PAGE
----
Williams has a new Chief Investment Officer.

Williams College has put the final piece of the upper level management in place, hiring Boston-based investment executive Collette Chilton as its first chief investment officer to oversee its roughly $1.5 billion endowment.

Chilton is president and chief investment officer of Lucent Asset Management Corp., which manages the pension and 401(k) funds of the telecom corporation Lucent Technologies Inc.

Hmmm. I have been somewhat suspicious of the move to hire a CIO. Why mess with a system that is working well? Moreover, as Trustee Laurie Thomsen pointed out at the Boston Alumni meeting in April, the real secret behind the success of the endowment has been the committee of Ephs who have run it. They have ensured that Williams gets into all the best deals. Presumably, this will continue, but I worry.

Chilton certainly has the sort of resume that one would look for. (She was probably due to be forced out of Lucent as Alcatel takes over in the next year.) And, even better, her non-trivial salary will make other administrators seem cheap by comparison. She talks sense in this interview.

CPEE: What impresses you in a job candidate?

Chilton: People in an interview situation need to have a clue about what they are talking about! You would be surprised at how many people just haven’t done the research and don’t even understand the job they for which they are interviewing. People come in and don’t really know the role investment managers play within a company, or what assets we oversee–really basic stuff.

One thing not to do is to come in and say, “I’ll take this entry-level job for now, but in two years I should have your job!” Job candidates have to have a clear, realistic sense of what they want to do, both short-term and long-term.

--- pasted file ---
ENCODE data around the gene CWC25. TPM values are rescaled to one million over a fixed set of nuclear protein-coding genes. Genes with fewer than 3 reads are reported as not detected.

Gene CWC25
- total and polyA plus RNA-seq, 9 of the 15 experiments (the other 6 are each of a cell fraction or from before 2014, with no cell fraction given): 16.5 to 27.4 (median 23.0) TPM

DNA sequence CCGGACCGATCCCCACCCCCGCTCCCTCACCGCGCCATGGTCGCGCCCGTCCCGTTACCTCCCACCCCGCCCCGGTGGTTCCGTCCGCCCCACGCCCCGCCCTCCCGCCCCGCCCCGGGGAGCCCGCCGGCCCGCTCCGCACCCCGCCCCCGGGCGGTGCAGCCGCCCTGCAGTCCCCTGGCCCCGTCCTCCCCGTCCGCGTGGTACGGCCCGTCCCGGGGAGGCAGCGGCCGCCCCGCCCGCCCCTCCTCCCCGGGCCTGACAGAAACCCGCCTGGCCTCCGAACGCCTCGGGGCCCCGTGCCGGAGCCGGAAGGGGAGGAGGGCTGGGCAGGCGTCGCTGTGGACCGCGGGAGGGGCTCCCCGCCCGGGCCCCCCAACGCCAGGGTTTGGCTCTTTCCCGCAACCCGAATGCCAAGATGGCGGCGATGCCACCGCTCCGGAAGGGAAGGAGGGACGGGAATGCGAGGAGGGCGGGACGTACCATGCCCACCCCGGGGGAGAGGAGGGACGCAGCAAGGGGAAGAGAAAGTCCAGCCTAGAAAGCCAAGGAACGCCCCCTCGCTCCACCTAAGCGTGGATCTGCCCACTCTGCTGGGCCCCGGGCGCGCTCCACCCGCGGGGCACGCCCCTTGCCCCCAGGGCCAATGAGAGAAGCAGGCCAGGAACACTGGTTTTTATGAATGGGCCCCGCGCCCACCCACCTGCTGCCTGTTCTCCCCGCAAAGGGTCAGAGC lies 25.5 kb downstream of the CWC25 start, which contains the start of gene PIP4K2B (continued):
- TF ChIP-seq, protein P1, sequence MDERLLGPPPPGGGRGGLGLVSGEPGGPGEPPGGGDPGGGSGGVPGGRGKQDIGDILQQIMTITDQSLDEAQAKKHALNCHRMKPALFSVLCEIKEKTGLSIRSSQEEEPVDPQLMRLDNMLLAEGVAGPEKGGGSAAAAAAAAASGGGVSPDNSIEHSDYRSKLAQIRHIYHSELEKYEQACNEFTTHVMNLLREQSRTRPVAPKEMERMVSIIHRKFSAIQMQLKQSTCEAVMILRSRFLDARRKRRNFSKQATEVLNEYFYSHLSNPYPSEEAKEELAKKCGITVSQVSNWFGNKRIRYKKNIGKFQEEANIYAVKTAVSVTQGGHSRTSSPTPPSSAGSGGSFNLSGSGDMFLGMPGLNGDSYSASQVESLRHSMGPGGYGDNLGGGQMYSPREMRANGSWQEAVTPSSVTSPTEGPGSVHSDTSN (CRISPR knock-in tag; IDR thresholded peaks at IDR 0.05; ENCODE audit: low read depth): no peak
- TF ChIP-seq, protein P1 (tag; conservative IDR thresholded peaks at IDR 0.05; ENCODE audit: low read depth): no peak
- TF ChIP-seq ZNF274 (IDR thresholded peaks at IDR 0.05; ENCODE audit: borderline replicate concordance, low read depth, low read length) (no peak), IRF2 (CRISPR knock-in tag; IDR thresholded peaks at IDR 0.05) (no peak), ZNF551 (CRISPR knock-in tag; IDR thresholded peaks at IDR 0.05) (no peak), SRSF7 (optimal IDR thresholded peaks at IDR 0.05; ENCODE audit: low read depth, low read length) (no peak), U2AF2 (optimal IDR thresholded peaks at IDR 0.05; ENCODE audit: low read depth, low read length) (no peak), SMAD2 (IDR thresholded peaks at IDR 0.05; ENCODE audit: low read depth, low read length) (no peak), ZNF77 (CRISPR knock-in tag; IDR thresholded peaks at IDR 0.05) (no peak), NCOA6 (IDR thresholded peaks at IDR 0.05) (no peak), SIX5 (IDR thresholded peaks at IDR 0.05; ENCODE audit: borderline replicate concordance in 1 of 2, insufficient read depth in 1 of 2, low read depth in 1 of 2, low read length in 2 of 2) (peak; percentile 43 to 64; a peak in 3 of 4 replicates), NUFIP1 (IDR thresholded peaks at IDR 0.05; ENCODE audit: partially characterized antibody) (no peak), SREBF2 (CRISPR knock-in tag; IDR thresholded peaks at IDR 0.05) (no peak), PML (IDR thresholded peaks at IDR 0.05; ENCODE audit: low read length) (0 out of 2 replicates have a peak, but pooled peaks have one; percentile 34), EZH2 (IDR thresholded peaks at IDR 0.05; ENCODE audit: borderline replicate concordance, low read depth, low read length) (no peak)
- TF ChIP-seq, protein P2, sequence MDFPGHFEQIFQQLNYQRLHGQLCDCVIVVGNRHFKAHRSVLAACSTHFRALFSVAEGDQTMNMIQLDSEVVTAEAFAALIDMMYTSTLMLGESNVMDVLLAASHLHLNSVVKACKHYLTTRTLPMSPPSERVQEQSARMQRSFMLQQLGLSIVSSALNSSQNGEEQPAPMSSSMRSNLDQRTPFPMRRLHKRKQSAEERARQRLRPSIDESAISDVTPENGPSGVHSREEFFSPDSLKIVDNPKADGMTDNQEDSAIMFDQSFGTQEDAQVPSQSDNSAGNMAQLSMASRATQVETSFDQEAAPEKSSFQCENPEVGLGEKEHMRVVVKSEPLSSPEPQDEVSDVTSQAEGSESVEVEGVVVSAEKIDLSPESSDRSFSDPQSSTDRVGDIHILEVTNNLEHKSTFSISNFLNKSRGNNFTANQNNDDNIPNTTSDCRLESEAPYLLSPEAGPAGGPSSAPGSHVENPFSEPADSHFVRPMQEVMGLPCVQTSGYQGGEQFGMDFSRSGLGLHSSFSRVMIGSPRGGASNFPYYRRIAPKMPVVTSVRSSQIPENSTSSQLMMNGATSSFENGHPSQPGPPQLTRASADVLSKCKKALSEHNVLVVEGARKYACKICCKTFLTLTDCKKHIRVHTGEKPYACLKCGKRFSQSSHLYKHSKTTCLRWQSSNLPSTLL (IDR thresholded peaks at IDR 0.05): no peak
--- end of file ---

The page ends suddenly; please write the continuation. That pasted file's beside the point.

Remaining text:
Very true. The Eagle goes on with:

The post was created by the reorganization of the school’s upper-level management, which has been ongoing for a year.

Chilton said that having an investment office is important when you have enough assets to oversee.

“Having someone whose responsibility day in and day out is to oversee and invest it and all the myriad details that go with that is more than a full-time job,” she said.

Then why was the endowment’s performance over the last 10 years so outstanding?

“They clearly did an outstanding job (resulting in double-digit annual growth), but the volume and complexity of overseeing an increasingly large portfolio rendered that model unsustainable,” President Morton O. Schapiro wrote in a letter making the announcement. “With a chief investment officer, Williams will for the first time have an experienced professional overseeing on a day-to-day basis an operation of great importance to all that we do at the College and all that we’ll be able to do in the future.”

Perhaps. As long as the focus continues to be on getting access, via plugged in Ephs on the Finance Committee, to the best deals, I am satisfied. Indeed, Chilton might play a useful role as score-keeper, reporting on which deals have paid off the best for the College. Rich Ephs can be quite competitive in their desire to do well for Williams.

At about $1.5 billion, the college’s endowment is one of the largest in the nation for a small liberal arts school.

There are some limits to how the money can be invested. In June, the trustees chose not to invest in 28 multinational corporations that do business in Sudan, as part of an effort to stop the government-sponsored genocide in that country’s Darfur region.

Gibberish! The Eagle reporter, Chris Marcisz, is smarter than this. The trustees chose not to invest directly in these companies. The College has so few direct stock holdings that this doesn’t matter. The College did not promise to stop investing in hedge funds and other pooled vehicles which themselves invest in companies which do business in Sudan. For all anyone knows, those hedge funds have millions of dollars invested with those companies.

The entire Sudan Divestment schtick is moral preening, devoid of investment substance.

Best part is that Alcatel — the company that is in the process of buying Lucent and, I think, indirectly leading to Chilton’s departure — is on the Sudan list! Maybe Chilton quit for moral reasons! She couldn’t stand the thought of working for a company which does business with the government of Sudan.

She’ll be based in Boston and will have an office at Williams.

I am jealous.

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